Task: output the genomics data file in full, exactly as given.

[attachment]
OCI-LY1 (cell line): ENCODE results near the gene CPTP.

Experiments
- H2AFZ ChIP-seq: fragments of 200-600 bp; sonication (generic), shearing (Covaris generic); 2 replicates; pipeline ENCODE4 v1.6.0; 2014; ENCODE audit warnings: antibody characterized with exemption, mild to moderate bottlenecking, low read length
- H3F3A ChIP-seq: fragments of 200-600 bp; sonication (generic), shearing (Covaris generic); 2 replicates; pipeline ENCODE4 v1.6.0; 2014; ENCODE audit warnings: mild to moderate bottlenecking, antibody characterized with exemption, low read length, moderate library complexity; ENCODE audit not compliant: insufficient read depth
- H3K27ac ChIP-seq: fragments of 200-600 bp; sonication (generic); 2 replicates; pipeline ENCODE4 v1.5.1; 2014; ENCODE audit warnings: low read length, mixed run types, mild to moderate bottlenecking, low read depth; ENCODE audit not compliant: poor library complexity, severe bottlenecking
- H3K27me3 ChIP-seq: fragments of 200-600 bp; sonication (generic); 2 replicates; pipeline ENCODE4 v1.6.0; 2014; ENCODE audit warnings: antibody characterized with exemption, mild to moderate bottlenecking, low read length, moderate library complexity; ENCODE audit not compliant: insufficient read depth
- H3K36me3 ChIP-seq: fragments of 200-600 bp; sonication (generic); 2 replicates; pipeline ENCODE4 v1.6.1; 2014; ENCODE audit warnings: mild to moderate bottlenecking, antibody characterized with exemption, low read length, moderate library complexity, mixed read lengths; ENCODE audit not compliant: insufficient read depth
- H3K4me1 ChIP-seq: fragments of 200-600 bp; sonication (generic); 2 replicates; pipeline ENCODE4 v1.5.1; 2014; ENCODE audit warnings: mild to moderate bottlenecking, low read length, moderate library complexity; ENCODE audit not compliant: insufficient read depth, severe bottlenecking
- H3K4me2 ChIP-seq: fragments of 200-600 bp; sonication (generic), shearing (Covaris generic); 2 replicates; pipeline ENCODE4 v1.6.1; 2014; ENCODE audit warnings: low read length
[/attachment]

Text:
OCI-LY1 (cell line): ENCODE results near the gene CPTP.

Experiments
- H2AFZ ChIP-seq: fragments of 200-600 bp; sonication (generic), shearing (Covaris generic); 2 replicates; pipeline ENCODE4 v1.6.0; 2014; ENCODE audit warnings: antibody characterized with exemption, mild to moderate bottlenecking, low read length
- H3F3A ChIP-seq: fragments of 200-600 bp; sonication (generic), shearing (Covaris generic); 2 replicates; pipeline ENCODE4 v1.6.0; 2014; ENCODE audit warnings: mild to moderate bottlenecking, antibody characterized with exemption, low read length, moderate library complexity; ENCODE audit not compliant: insufficient read depth
- H3K27ac ChIP-seq: fragments of 200-600 bp; sonication (generic); 2 replicates; pipeline ENCODE4 v1.5.1; 2014; ENCODE audit warnings: low read length, mixed run types, mild to moderate bottlenecking, low read depth; ENCODE audit not compliant: poor library complexity, severe bottlenecking
- H3K27me3 ChIP-seq: fragments of 200-600 bp; sonication (generic); 2 replicates; pipeline ENCODE4 v1.6.0; 2014; ENCODE audit warnings: antibody characterized with exemption, mild to moderate bottlenecking, low read length, moderate library complexity; ENCODE audit not compliant: insufficient read depth
- H3K36me3 ChIP-seq: fragments of 200-600 bp; sonication (generic); 2 replicates; pipeline ENCODE4 v1.6.1; 2014; ENCODE audit warnings: mild to moderate bottlenecking, antibody characterized with exemption, low read length, moderate library complexity, mixed read lengths; ENCODE audit not compliant: insufficient read depth
- H3K4me1 ChIP-seq: fragments of 200-600 bp; sonication (generic); 2 replicates; pipeline ENCODE4 v1.5.1; 2014; ENCODE audit warnings: mild to moderate bottlenecking, low read length, moderate library complexity; ENCODE audit not compliant: insufficient read depth, severe bottlenecking
- H3K4me2 ChIP-seq: fragments of 200-600 bp; sonication (generic), shearing (Covaris generic); 2 replicates; pipeline ENCODE4 v1.6.1; 2014; ENCODE audit warnings: low read length